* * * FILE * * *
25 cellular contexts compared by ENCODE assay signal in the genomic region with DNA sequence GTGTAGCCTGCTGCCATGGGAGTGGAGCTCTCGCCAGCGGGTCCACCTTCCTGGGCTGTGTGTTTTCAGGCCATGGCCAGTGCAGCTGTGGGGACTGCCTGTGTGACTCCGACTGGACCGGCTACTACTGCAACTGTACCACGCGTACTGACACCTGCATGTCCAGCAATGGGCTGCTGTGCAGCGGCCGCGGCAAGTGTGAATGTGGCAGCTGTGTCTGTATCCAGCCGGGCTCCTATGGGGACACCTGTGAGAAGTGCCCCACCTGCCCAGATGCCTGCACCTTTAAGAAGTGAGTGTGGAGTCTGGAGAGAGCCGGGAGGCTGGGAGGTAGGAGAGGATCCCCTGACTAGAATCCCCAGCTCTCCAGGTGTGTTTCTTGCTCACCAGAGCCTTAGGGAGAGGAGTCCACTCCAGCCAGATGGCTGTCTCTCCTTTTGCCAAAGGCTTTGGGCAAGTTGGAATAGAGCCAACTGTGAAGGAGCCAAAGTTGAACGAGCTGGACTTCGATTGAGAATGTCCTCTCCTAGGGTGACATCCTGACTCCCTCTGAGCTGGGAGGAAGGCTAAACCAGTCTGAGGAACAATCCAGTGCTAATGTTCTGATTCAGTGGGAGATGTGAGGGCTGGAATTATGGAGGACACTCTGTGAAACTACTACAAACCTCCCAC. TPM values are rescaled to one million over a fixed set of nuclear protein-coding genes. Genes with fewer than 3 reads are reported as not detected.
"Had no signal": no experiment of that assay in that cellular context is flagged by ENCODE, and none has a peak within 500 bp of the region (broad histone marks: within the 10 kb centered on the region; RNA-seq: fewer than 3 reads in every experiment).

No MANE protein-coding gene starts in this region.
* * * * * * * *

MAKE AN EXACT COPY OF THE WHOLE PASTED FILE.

25 cellular contexts compared by ENCODE assay signal in the genomic region with DNA sequence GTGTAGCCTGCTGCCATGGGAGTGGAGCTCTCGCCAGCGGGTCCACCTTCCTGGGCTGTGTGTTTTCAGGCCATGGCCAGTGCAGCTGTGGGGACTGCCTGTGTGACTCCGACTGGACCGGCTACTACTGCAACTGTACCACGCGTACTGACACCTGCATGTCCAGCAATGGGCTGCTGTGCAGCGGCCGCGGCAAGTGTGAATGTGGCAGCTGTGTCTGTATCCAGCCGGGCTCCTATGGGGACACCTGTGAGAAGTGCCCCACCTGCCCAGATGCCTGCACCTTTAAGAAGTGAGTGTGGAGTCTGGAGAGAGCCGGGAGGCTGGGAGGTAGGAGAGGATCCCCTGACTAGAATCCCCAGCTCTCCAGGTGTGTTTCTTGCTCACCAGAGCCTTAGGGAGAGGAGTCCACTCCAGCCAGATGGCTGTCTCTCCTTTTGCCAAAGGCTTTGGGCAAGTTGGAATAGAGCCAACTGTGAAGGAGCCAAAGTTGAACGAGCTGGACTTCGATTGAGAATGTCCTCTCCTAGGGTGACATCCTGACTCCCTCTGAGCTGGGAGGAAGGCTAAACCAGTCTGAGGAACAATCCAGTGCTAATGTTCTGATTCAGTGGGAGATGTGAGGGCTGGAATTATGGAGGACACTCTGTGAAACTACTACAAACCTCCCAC. TPM values are rescaled to one million over a fixed set of nuclear protein-coding genes. Genes with fewer than 3 reads are reported as not detected.
"Had no signal": no experiment of that assay in that cellular context is flagged by ENCODE, and none has a peak within 500 bp of the region (broad histone marks: within the 10 kb centered on the region; RNA-seq: fewer than 3 reads in every experiment).

No MANE protein-coding gene starts in this region.